Meet Amy Auscherman: MillerKnoll’s Director of Archives and Corporate Campus Editor


Kimberly Phillips


Docomomo US


Newsletter, Annual Theme
Image details

Amy Auscherman’s work spans conservation and collections management, archival product development, and communications – she’s authored a couple of books, digitized the collection of the Miller House & Garden, and currently runs the corporate archives of MillerKnoll brands (there are 15 of them, now, including Herman Miller, Knoll, and Design Within Reach). We’re thrilled to welcome her as the guest editor of July’s Special Edition Newsletter and recently took the opportunity to chat with her about cubicles and corporate campuses.


What's your favorite corporate campus? 

This is a very biased answer, but I love MillerKnoll’s (formerly Herman Miller) Mainsite in Zeeland, Michigan. The campus includes a building designed by George Nelson and Gordon Chadwick that was later incorporated into a master plan designed and executed by A. Quincy Jones through the late 1970s. An 800 foot building connector that is now lovingly referred to as “The Spine” creates a walkway between manufacturing, materials handling, and office spaces. Walking down The Spine is a favorite post-lunch activity, especially in the winter time. There is also a lot of outdoor green space to fully enjoy lunch and walks outside during Michigan summer.


MillerKnoll’s corporate campus buildings are spread across West Michigan. As mentioned, there is Mainsite in Zeeland, which was the original corporate headquarters. There is also the GreenHouse in Holland, Michigan, which was designed by William McDonogh + Partners and opened in 1995. It is the most beautiful manufacturing space I’ve ever been in and was selected by the US Green Building Council as a pilot for the development of LEED certification.

I work out of our Midwest Distribution Center in Holland, designed by Van Dyke Verburg Architects in 1988. It feels poetic to house our corporate archives in a space where product is also getting loaded onto trucks to make its way to our customers. We are also working on creating an archive collection space in MillerKnoll’s current corporate headquarters building called the Design Yard, designed by MSR Design and completed in 1989.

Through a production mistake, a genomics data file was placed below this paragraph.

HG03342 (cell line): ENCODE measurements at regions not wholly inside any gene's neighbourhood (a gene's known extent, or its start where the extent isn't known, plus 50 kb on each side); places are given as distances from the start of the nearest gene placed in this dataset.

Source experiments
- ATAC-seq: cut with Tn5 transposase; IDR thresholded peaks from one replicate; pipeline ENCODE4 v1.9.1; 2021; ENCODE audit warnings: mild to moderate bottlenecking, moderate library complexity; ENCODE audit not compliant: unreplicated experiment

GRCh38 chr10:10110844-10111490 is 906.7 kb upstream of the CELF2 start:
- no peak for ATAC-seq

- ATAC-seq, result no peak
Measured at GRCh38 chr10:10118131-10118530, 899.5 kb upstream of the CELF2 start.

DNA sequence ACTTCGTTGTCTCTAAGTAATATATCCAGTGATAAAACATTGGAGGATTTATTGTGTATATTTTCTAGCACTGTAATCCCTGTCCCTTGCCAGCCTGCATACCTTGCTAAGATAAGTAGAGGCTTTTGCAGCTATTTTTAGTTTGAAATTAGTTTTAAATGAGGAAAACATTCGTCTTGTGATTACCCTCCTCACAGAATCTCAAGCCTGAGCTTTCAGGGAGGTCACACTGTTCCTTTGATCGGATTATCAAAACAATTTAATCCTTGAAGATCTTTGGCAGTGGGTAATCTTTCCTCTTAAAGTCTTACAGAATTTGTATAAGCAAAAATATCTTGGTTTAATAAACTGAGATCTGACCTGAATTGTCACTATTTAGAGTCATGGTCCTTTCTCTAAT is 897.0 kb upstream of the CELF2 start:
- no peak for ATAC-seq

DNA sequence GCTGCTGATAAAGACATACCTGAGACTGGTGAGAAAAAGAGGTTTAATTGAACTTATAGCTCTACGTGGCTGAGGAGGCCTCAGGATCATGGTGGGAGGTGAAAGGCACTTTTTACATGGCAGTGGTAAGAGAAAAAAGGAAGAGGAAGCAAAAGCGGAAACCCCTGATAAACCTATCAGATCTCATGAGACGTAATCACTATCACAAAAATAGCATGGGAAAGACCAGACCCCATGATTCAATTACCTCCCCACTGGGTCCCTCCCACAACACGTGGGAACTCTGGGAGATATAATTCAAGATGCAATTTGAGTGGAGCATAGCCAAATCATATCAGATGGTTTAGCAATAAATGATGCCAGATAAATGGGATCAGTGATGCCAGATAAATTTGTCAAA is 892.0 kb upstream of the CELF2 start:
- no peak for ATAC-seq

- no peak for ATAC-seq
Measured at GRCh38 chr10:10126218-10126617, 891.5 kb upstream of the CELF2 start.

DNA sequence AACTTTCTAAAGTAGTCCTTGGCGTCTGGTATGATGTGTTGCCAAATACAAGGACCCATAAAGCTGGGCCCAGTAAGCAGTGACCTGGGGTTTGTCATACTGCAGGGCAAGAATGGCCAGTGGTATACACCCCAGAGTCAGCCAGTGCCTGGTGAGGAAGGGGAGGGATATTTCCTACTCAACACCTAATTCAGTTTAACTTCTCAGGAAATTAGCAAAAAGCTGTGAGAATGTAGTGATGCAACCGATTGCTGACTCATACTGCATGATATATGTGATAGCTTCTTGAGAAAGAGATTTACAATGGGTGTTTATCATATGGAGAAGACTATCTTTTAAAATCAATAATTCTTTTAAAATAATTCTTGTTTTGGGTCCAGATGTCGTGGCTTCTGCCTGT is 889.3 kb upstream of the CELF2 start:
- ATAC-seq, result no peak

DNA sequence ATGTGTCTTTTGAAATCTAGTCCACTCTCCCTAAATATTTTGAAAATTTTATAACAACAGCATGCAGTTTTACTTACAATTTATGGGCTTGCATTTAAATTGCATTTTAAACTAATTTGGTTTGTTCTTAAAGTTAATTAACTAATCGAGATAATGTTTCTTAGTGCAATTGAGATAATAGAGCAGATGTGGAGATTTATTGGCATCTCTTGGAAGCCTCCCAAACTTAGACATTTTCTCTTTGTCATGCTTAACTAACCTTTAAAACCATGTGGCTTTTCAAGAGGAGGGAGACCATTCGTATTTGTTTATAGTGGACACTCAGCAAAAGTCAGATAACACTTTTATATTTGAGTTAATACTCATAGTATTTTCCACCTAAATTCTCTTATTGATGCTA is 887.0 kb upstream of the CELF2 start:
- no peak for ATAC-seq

Ok, next question...what's your ultimate corporate campus field trip?

Everyone should make their way to Columbus, Indiana, and treat themselves to a walk around Kevin Roche’s headquarters for Cummins Engine Company.

How were the corporate design programs at Herman Miller and Knoll established? How do their legacies continue today as MillerKnoll?

Design is an integral part of the business at Herman Miller and Knoll. This ethos was established and fostered in the early days by Florence Knoll, George Nelson and the Eames Office. At both companies, design leadership ensured that every touchpoint was considered in the customer’s experience. 

That included creating marketing literature and interiors that reflected the same quality and materiality as the products themselves. Today, this sensibility and way of doing things is inherent to every brand that is part of the MillerKnoll collective.

Do you have any images in the archives of projects by Florence Knoll that demonstrate her total design approach to interiors?

The interiors of Connecticut General Life Insurance Company were done by the Knoll Planning Unit and led by Florence in collaboration with Skidmore, Owings & Merrill. It was one of their largest and now best known projects.